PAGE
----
If the internet connection has problem, and if the download file is large there is a chance of failures in the download. By default wget retries 20 times to make the download successful.
If needed, you can increase retry attempts using –tries option as shown below.
$ wget --tries=75 DOWNLOAD-URL
9. Download Multiple Files / URLs Using Wget -i
First, store all the download files or URLs in a text file as:
$ cat > download-file-list.txt URL1 URL2 URL3 URL4
Next, give the download-file-list.txt as argument to wget using -i option as shown below.
$ wget -i download-file-list.txt
10. Download a Full Website Using wget –mirror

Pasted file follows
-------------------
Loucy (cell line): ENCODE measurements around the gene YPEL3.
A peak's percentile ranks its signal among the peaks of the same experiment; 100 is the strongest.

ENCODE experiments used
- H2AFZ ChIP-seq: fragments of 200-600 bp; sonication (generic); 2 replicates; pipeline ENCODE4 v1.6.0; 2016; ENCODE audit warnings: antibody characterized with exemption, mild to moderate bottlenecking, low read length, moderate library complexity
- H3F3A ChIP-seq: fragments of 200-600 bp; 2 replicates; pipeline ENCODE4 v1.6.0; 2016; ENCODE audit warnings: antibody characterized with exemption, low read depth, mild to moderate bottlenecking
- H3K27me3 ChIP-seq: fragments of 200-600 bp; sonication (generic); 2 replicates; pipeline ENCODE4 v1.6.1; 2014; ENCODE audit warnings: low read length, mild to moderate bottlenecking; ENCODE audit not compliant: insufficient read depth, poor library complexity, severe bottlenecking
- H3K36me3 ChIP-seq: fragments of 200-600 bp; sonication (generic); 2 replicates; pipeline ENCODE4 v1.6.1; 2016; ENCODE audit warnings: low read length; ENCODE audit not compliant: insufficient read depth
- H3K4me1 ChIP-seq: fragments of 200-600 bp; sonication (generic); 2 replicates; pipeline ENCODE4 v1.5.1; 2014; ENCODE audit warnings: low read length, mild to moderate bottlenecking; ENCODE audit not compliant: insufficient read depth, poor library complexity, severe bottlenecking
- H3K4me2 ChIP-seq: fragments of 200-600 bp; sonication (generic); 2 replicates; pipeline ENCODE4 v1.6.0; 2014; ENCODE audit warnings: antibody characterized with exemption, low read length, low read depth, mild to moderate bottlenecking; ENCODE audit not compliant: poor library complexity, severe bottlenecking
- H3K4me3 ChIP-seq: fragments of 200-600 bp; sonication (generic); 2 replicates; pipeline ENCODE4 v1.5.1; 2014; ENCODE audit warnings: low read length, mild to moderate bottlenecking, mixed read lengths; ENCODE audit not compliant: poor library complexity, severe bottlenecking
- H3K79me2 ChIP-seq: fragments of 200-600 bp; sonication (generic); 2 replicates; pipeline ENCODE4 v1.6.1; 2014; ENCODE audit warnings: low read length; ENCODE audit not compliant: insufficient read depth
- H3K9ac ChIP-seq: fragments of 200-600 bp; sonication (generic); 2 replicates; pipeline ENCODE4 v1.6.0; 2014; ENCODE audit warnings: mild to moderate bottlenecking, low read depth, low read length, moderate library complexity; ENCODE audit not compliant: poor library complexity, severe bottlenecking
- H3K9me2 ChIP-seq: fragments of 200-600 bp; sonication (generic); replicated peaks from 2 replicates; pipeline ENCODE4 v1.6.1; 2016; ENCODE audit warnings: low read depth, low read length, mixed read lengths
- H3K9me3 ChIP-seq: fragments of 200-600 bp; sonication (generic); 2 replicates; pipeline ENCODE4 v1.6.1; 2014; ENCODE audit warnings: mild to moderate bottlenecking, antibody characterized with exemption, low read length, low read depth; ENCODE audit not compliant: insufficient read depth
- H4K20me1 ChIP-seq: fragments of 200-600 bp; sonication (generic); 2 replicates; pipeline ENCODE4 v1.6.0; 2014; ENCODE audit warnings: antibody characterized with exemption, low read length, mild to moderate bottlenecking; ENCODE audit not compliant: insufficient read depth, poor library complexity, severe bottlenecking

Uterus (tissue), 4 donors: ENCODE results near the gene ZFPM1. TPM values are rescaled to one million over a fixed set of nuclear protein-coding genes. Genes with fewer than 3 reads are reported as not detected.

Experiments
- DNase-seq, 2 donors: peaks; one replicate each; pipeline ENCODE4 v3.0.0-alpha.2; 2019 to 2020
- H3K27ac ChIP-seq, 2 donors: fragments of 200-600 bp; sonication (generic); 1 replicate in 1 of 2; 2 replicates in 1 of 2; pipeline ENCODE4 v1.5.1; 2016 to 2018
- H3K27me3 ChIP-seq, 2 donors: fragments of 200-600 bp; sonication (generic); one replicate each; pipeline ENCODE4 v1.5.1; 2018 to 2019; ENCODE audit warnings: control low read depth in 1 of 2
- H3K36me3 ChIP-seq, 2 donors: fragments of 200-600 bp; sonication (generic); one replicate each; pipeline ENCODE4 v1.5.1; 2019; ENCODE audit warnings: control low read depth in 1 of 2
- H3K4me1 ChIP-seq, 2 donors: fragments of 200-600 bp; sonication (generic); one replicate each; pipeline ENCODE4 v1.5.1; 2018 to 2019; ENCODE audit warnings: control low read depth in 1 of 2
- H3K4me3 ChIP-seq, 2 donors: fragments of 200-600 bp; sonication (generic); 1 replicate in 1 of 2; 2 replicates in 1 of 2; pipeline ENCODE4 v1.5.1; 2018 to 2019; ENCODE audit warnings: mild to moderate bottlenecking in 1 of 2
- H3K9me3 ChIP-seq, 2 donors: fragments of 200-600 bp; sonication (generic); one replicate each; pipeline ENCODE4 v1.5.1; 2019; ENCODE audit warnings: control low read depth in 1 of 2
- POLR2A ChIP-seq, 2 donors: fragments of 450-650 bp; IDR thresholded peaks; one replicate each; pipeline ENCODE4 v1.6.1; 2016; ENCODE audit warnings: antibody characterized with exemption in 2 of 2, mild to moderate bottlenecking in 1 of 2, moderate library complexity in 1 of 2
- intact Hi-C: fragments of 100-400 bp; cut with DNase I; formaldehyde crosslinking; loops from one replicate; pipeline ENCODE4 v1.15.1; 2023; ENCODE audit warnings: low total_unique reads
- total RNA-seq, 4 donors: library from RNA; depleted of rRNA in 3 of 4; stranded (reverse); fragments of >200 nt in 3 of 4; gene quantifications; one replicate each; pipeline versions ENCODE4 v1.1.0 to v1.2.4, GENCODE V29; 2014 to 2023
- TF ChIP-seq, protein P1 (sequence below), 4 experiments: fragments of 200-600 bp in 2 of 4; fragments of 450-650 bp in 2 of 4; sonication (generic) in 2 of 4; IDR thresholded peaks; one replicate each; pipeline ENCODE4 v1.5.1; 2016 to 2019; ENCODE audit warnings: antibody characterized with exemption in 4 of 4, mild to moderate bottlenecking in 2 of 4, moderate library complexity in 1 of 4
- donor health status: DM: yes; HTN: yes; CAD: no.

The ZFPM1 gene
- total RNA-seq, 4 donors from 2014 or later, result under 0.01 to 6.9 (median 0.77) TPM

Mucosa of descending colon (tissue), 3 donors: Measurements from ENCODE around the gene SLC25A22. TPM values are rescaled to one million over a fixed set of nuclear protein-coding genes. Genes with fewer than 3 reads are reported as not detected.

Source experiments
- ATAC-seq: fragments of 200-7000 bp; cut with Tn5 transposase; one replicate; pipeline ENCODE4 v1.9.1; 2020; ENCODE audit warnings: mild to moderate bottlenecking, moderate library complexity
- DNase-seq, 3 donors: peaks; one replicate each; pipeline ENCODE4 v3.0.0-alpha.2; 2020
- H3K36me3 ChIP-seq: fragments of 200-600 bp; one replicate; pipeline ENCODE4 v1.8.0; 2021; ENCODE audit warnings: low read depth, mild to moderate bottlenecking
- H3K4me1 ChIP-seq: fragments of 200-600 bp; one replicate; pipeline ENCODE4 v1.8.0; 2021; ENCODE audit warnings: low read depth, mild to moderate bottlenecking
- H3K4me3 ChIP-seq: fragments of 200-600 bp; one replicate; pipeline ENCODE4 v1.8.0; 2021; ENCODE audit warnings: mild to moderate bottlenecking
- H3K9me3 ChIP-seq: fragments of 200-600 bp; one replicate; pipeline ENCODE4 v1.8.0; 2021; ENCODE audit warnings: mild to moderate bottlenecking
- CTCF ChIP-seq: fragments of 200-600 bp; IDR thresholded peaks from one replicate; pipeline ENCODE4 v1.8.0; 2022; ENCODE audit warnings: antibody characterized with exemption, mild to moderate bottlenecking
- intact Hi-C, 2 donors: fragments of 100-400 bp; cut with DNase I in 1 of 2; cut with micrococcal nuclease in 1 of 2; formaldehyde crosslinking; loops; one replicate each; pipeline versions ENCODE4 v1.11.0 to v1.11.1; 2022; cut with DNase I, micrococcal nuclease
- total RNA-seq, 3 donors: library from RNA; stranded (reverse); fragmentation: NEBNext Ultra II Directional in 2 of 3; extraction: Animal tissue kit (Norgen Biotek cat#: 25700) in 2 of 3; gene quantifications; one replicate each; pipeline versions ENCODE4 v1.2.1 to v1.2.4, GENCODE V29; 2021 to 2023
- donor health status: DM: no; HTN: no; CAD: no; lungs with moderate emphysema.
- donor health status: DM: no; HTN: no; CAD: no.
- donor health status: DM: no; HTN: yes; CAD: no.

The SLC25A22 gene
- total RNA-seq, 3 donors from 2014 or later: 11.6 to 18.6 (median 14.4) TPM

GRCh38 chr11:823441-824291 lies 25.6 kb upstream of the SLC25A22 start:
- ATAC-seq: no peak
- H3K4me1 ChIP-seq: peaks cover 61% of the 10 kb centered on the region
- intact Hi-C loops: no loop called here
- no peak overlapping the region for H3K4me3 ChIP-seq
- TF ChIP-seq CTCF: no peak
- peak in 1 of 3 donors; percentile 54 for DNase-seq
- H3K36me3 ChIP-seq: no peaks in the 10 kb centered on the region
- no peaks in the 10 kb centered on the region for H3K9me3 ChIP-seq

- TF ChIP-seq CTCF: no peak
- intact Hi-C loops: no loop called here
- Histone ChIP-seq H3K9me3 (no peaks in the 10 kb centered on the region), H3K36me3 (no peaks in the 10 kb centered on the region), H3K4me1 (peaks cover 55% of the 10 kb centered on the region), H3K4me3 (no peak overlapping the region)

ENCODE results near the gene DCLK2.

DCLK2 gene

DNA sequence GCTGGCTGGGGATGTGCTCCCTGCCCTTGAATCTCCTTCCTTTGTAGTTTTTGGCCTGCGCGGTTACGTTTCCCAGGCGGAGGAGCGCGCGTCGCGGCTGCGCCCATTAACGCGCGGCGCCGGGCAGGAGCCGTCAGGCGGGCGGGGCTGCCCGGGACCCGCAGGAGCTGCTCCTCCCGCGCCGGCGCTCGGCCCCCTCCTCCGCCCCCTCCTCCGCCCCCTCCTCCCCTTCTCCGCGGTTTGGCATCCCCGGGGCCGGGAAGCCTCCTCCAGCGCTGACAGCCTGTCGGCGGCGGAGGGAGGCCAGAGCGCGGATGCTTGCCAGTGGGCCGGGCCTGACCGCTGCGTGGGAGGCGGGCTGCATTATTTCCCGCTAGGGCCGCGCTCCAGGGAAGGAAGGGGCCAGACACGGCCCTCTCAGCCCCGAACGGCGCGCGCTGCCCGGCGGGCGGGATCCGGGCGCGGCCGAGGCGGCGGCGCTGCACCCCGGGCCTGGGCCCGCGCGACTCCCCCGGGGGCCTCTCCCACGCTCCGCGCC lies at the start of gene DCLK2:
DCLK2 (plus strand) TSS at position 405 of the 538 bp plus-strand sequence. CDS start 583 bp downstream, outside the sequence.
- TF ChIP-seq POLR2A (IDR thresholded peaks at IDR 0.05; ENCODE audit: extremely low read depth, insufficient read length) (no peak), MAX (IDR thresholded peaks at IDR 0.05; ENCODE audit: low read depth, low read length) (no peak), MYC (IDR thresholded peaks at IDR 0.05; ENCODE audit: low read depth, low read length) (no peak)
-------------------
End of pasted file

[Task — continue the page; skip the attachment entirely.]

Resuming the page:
Following is the command line which you want to execute when you want to download a full website and made available for local viewing.
$ wget --mirror -p --convert-links -P ./LOCAL-DIR WEBSITE-URL
- –mirror : turn on options suitable for mirroring.
- -p : download all files that are necessary to properly display a given HTML page.
- –convert-links : after the download, convert the links in document for local viewing.
- -P ./LOCAL-DIR : save all the files and directories to the specified directory.
11. Reject Certain File Types while Downloading Using wget –reject
You have found a website which is useful, but don’t want to download the images you can specify the following.
$ wget --reject=gif WEBSITE-TO-BE-DOWNLOADED
12. Log messages to a log file instead of stderr Using wget -o
When you wanted the log to be redirected to a log file instead of the terminal.
$ wget -o download.log DOWNLOAD-URL